Whereabouts by Jhumpa Lahiri

In Whereabouts, we are introduced to the narrator, a single woman in her mid-forties who is a writer and professor, an astute observer of life around her. With each brief chapter, she shares with us a glimpse of this life, a series of sometimes ordinary, sometimes unsettling experiences that range from a visit to the shore for a friend’s baby’s christening to a trip to the local stationary store that has, to her acute disappointment, suddenly been repurposed as a luggage store. Woven through these stories is an undertone of a guilty resentment toward her aging mother, for feeling criticized all her life for being who she is and for being who she is not.

There are many fascinating aspects of the way Lahiri has chosen to approach the writing of this novel. Leaving her narrator without a name, for example,  universalizes her character – potentially makes her the everywoman of her age and circumstance. She may speak for the middle-aged woman, mulling on her past while contemplating her future.

She is admired by the young and by her peers for her uncluttered independence, but yet she simmers with inner rage. Her mother who is now small and frail looms large and loud in her memory, the ancient critical and jarring comments from her past playing on repeat in her mind, as if they are being uttered today still. It is impossible to forgive but so hard to live with this resentment too.

She participates in groups of friend gatherings, but reports on them as if from afar. She is with them but not of them. It feels as if her rage prevents her from truly connecting to anyone beyond the surface and she cannot overcome this. There is contemplation without real insight, or so it feels. Does this come from the narrator herself or from the fact that she speaks to us through vignettes as opposed to telling us a linear story? Is this disconnect intentional?

And so the telling is as unique as the character herself, which makes for an original, contemplative, and, apparently, Pulitzer-Prize-winning read.

I’m so curious to hear what others think about this one!

The Lowlands by Jhumpa Lahiri (migrated from bookblogger)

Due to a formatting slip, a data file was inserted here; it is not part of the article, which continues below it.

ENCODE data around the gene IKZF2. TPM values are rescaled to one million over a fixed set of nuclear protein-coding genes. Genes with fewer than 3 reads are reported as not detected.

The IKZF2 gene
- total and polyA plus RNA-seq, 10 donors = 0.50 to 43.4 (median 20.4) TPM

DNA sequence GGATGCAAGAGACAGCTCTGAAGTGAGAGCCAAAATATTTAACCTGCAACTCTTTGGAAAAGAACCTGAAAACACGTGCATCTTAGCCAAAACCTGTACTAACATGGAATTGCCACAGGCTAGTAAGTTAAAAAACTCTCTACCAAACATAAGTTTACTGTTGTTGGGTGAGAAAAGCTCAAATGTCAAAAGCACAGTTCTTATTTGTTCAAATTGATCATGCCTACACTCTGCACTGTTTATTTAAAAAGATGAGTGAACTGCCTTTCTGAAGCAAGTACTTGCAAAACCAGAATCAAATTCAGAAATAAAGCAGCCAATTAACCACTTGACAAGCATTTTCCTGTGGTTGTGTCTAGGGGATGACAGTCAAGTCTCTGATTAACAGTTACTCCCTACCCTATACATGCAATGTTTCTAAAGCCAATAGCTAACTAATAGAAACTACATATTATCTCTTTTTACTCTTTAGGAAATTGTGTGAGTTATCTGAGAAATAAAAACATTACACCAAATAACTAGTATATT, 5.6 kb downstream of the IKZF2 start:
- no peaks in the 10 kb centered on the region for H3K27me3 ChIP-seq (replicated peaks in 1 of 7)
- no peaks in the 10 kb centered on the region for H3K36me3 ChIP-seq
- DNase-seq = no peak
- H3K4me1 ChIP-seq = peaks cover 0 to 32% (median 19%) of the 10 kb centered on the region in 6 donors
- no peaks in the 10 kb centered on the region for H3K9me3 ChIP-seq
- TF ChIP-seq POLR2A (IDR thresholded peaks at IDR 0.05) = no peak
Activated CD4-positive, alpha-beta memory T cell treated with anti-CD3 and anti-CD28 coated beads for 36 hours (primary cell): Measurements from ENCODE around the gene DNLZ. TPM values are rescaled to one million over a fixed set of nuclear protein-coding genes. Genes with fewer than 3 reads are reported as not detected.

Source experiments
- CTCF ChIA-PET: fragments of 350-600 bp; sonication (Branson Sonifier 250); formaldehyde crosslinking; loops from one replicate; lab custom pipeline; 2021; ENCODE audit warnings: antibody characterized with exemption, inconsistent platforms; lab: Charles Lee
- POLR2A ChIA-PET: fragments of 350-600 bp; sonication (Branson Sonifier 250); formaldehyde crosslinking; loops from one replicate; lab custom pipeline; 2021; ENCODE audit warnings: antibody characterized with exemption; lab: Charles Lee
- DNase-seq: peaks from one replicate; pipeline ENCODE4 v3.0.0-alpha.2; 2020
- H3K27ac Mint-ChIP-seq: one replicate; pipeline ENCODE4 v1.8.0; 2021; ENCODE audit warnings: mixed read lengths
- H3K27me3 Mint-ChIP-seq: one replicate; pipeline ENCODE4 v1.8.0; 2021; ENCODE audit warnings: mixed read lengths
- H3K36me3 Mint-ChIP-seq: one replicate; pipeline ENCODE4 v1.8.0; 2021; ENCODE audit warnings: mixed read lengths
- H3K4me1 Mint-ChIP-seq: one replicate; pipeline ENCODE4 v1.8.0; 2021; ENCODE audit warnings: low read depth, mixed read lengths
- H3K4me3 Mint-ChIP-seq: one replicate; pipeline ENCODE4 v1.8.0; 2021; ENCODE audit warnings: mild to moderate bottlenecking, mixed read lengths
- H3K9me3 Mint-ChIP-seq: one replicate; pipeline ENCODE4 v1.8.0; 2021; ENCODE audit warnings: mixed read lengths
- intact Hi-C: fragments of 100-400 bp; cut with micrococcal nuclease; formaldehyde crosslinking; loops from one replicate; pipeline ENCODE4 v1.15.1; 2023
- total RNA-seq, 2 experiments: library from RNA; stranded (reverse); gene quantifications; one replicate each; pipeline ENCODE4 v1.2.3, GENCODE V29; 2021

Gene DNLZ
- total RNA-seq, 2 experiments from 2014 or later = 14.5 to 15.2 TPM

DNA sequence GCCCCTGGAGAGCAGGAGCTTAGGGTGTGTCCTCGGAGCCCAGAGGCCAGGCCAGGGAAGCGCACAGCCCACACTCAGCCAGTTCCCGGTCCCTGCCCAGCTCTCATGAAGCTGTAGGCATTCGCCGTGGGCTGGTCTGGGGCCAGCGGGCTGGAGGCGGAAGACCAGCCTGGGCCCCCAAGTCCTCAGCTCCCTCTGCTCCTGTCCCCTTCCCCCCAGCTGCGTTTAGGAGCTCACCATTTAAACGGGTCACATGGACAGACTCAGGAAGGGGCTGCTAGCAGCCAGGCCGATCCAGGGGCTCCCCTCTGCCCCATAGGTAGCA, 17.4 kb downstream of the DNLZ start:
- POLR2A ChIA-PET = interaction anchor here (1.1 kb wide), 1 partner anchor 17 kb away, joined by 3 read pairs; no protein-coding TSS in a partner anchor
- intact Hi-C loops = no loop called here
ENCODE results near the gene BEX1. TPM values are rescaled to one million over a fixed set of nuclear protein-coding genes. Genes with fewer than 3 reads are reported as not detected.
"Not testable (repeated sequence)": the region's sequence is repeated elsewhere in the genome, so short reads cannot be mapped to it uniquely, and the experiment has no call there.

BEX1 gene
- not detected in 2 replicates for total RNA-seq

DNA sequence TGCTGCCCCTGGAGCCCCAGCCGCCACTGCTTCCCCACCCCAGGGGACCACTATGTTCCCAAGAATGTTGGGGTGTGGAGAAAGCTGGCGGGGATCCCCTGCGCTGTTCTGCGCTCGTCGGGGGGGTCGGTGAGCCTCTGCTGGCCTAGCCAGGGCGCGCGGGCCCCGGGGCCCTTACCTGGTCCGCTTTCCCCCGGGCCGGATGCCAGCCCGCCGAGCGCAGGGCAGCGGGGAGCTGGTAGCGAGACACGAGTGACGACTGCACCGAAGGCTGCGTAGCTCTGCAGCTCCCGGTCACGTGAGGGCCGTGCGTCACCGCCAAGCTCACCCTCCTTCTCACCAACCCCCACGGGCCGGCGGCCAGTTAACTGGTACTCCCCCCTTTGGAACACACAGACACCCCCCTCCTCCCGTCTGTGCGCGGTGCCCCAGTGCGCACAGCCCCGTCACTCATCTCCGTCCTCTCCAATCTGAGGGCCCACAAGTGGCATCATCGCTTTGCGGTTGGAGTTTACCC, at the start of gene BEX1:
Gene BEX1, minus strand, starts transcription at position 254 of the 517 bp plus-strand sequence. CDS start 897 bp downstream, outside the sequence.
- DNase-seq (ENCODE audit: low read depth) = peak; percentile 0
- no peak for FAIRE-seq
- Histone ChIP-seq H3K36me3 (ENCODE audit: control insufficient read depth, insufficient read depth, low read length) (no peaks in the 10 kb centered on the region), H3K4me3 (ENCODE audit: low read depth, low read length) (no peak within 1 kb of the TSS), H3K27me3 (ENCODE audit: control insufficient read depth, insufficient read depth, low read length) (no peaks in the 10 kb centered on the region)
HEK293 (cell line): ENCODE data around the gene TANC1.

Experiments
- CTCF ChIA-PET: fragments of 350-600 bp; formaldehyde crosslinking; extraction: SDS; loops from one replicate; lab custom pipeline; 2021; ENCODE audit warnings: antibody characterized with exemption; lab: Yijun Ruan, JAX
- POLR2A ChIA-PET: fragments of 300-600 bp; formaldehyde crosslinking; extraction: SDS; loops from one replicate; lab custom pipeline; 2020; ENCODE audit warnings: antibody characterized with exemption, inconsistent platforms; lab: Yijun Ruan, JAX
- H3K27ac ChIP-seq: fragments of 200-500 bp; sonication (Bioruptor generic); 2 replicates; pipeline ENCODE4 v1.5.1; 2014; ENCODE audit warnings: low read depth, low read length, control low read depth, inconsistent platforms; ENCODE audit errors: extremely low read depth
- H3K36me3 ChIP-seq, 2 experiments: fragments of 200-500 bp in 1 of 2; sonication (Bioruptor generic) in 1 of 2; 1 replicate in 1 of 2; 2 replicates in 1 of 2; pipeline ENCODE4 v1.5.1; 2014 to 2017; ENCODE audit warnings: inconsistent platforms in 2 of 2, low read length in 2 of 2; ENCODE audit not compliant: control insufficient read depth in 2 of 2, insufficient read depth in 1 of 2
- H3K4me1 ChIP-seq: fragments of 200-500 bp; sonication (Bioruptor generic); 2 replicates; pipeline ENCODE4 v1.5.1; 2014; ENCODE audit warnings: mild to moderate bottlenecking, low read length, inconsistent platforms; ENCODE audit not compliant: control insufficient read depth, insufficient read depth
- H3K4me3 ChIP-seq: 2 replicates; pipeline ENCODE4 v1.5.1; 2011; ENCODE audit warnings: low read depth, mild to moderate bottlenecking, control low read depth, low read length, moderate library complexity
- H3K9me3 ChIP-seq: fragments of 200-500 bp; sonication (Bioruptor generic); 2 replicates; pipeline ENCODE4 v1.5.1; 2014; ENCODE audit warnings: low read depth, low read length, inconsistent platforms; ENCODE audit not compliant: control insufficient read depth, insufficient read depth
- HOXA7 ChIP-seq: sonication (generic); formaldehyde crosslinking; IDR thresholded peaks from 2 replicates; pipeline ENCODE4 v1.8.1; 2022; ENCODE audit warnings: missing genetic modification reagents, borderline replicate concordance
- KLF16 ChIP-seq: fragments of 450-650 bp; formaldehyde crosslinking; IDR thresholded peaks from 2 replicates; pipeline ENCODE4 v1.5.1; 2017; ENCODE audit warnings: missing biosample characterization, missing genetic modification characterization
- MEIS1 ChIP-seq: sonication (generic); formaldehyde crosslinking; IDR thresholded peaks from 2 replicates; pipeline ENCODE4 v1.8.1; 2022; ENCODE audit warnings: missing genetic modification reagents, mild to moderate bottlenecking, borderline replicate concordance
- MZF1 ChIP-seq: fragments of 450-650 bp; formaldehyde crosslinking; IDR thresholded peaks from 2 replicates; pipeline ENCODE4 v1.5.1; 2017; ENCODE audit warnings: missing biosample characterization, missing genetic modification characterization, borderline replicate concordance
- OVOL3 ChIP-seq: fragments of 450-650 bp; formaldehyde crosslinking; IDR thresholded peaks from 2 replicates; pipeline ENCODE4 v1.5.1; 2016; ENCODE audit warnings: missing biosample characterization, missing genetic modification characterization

Once again, Jhumpha Lahiri has constructed another periscope into the world of Indian history, enabling an outsider like me a glimpse of what it is like to move from the congested, poverty-stricken lowlands of India to the blended and perhaps more bland culture of the West.  This tale begins with 2 brothers, Subhash, who is older and cautious, and Udayan, who is youthful and restless and daring. Although they are extremely close and share almost everything as children, they grow up toward divergent paths.  Subhash stays the course in academia, while Udayan becomes involved in the communist undercurrent that is taking place in India in the 1970’s.  The story unfolds as their paths determine their respective fates, with, of course, a woman and then a child who are caught in the middle.

While this book is well-written, it did not really grab me until deeper in to the story.  The characters are difficult to love.  They are kept at an arm’s length and are not easily accessible.  They are very complicated, though, and it is their depth that intrigued me and kept me with the story.

What I did love about this book is the history that is taught within its pages.  I did not have any prior knowledge of the political landscape of India during the ’70’s and this was enlightening.  It certainly presents a different perspective on the communism of Marx and Mao than I ever hear of as an American.

(I also have to admit that being from Rhode Island, it was really fun to read the many travels around some of my favorite territory — southern RI with the beaches and the marshes.  It was the RI of the 1970’s which is the RI that I lived and even such details as a shopping trip to the Warwick Mall made me smile and remember the shopping outings of my youth.)

Once again, Lahiri has written a winner.  Hope you all enjoy it too!

Unaccustomed Earth by Jhumpa Lahiri (migrated from bookblogger)

This is an excellent book of short stories; nevertheless, it reminds me why I don’t like short stories — I always want more!  This one is unique, though, as (SPOILER ALERT:) there ultimately is a connecting thread to the stories at the end, which satisfied my “need to know!”

And as usual, Lahiri’s writing is beautiful.  Her stories are a window into American-Indian culture, with the recurrent themes of traditional vs. modern, Indian vs. American, and arranged marriages vs. marriages for love.  The writing is very descriptive and one can easily picture each scene as it plays out.  Each character is built so lovingly that the reader has to know what happens and is personally affected by each outcome.

This is a great collection of stories — she could develop a whole book from each one…  I wish she would!